Sully Baseball Daily Podcast – March 11, 2017



It is tough to feel for the Yankees and their misery needs to be graded on a curve. But I have no doubt that Yankee fans would have given anything to add 2001 to their World Series collection.

27 is not enough on this episode of The Sully Baseball Daily Podcast.

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Gregg Jefferies 1991 Topps – Sully Baseball Card of the Day for March 11, 2017


Expectations can be cruel. Sometimes they can’t unfairly paint an unflattering picture.

Former Mets infielder Gregg Jefferies seems to be an illustration of the perils of expectations.

By any reasonable metric, Gregg Jefferies was a success in baseball. He played in three different decades over 14 different seasons. He was a first round pick who became a regular in the majors. He led the league in doubles one year, was selected to back to back All Star Games and became a millionaire many times over along the way.

But alas, Jefferies came of age in the decadence and exaggeration of New York of the 1980’s. The era of The Bonfire of the Vanities and the original rise of Donald Trump was the crucible that forged Gregg Jefferies. He began as the promise of the next great New York baseball star and would leave representing the disappointing slide of a once great team.

Jefferies went to Junipero Serra High School, the same Silicon Valley prep school that produced Jim Fregosi, Barry Bonds and eventually Tom Brady. He was a first round pick of the Mets in 1985 and entered an organization that was on the verge of greatness.

The likes of Darryl Strawberry, Dwight Gooden and Ron Darling were already playing at the major league level. Players like Kevin Elster and Dave Magadan were on their way up. But the prospect that got everyone buzzing was Jefferies.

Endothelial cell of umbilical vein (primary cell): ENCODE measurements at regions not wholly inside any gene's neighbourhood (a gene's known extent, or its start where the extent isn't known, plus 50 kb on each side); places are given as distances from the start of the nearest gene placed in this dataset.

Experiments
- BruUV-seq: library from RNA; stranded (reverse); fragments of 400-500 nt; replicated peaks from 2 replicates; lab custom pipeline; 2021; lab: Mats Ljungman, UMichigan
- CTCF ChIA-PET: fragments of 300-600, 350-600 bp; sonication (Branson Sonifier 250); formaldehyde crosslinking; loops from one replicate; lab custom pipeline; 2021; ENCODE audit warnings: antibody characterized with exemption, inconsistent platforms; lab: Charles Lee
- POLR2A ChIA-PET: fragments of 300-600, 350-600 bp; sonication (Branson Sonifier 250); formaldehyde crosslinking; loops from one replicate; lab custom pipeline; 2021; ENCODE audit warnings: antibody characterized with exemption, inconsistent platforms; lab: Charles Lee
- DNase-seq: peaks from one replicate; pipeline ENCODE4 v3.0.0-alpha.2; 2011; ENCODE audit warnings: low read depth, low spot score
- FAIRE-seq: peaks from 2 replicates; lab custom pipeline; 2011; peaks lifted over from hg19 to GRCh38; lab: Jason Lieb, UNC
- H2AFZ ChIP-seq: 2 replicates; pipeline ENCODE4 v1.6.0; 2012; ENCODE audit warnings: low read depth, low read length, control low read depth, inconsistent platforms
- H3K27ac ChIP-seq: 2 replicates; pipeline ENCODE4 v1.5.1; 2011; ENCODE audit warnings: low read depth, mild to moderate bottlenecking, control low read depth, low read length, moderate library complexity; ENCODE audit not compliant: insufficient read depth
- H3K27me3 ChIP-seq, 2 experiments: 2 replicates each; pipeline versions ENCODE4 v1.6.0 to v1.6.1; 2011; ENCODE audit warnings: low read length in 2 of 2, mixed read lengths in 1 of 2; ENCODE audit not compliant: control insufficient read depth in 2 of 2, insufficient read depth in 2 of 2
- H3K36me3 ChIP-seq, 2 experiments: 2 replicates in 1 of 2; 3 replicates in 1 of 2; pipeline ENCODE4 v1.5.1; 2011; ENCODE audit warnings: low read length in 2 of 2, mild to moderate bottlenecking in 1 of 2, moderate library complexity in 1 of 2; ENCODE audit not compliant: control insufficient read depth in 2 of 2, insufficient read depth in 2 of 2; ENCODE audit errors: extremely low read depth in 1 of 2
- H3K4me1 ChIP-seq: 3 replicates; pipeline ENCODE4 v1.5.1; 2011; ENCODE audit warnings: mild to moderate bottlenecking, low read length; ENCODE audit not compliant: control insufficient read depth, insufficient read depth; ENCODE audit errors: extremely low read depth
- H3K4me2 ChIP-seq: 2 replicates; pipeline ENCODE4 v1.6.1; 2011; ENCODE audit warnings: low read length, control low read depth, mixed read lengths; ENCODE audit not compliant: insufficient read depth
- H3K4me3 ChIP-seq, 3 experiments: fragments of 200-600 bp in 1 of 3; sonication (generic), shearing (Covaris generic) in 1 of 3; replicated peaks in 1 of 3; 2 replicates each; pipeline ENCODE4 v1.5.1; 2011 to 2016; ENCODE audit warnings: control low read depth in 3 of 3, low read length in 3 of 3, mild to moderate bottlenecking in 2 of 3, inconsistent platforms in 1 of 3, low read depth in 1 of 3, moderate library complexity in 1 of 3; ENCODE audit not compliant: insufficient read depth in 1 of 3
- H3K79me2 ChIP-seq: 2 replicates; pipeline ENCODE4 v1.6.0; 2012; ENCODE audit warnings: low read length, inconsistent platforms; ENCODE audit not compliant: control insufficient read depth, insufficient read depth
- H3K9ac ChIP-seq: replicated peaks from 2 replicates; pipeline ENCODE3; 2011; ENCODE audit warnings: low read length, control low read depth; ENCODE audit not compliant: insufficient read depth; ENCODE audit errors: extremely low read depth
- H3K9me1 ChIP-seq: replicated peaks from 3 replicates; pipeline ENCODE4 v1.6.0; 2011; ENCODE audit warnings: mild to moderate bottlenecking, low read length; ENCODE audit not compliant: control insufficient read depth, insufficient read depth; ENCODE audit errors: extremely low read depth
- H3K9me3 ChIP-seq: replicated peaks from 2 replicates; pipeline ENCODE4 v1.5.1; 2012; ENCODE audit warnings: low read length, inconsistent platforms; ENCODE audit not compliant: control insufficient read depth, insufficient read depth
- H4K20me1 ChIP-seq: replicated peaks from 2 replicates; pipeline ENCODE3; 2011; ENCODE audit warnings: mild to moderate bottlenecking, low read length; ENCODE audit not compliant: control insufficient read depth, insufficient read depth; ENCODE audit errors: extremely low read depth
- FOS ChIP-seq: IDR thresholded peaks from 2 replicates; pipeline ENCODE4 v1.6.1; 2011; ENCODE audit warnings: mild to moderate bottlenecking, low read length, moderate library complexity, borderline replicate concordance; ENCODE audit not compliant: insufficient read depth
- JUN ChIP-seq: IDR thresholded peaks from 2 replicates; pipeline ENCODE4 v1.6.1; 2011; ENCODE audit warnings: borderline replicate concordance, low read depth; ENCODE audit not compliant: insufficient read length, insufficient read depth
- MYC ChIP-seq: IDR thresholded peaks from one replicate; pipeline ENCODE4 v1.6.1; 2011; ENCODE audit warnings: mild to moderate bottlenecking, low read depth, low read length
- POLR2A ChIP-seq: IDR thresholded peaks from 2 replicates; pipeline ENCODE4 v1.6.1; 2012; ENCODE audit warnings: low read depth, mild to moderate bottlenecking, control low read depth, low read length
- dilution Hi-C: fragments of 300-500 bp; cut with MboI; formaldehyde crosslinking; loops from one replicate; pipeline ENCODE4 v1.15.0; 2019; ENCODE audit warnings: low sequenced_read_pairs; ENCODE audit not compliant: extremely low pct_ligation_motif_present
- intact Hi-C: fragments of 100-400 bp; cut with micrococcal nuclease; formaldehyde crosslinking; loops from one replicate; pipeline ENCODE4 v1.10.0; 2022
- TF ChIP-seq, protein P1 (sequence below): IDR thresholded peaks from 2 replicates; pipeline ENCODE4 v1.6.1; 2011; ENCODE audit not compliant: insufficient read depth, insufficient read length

In two Single A levels in 1985, the 17 year old batted .326 and posted an OPS of .876.

As an 18 year old, he shot all the way to Double A. As the parent team was winning the World Series, Jefferies batted a combined .353, had an OPS of .950, drove in 111 runs and posted double digit totals in home runs, doubles and triples. The young World Champion Mets had a budding batting champion developing in their farm system. The possibility of long term dominance seemed inevitable.

In 1987, he dominated in Double A as a 19 year old. His OPS was 1.021 and had power and batted .367, earning a cameo in New York for 6 games.

The build up continued in 1988 as the 20 year old Jefferies made his way to Triple A. He did not put up as gaudy numbers as he had in the previous year, but still was a solid all around hitter.

By late August he was on the big league club for good and he belonged. He batted .321 down the stretch, seeing his OPS get to .961, homering 6 times in 118 plate appearances. He was in the starting lineup for the NLCS, getting locked down playing time as Howard Johnson, Kevin Elster and Dave Magadan split other at bats.

In the playoffs, the hot hitting continued, and while the Mets did not advance to the World Series, they had a budding star.